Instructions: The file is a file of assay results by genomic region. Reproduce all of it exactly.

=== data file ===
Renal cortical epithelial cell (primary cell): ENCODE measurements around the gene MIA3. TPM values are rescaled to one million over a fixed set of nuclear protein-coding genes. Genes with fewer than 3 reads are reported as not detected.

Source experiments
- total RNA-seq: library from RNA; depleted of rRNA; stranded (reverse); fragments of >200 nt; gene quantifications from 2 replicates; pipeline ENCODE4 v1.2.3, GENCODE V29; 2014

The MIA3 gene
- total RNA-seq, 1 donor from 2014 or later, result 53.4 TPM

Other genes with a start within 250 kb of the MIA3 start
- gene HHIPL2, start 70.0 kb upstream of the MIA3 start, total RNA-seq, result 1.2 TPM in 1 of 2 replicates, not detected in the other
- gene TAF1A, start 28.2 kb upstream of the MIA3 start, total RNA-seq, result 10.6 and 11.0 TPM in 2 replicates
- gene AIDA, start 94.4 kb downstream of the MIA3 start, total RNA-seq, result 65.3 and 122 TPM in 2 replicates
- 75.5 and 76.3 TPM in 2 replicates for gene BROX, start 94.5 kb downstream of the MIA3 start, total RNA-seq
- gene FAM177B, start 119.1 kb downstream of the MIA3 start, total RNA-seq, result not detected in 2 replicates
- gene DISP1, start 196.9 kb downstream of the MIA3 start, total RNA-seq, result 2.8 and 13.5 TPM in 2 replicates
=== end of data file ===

Renal cortical epithelial cell (primary cell): ENCODE measurements around the gene MIA3. TPM values are rescaled to one million over a fixed set of nuclear protein-coding genes. Genes with fewer than 3 reads are reported as not detected.

Source experiments
- total RNA-seq: library from RNA; depleted of rRNA; stranded (reverse); fragments of >200 nt; gene quantifications from 2 replicates; pipeline ENCODE4 v1.2.3, GENCODE V29; 2014

The MIA3 gene
- total RNA-seq, 1 donor from 2014 or later, result 53.4 TPM

Other genes with a start within 250 kb of the MIA3 start
- gene HHIPL2, start 70.0 kb upstream of the MIA3 start, total RNA-seq, result 1.2 TPM in 1 of 2 replicates, not detected in the other
- gene TAF1A, start 28.2 kb upstream of the MIA3 start, total RNA-seq, result 10.6 and 11.0 TPM in 2 replicates
- gene AIDA, start 94.4 kb downstream of the MIA3 start, total RNA-seq, result 65.3 and 122 TPM in 2 replicates
- 75.5 and 76.3 TPM in 2 replicates for gene BROX, start 94.5 kb downstream of the MIA3 start, total RNA-seq
- gene FAM177B, start 119.1 kb downstream of the MIA3 start, total RNA-seq, result not detected in 2 replicates
- gene DISP1, start 196.9 kb downstream of the MIA3 start, total RNA-seq, result 2.8 and 13.5 TPM in 2 replicates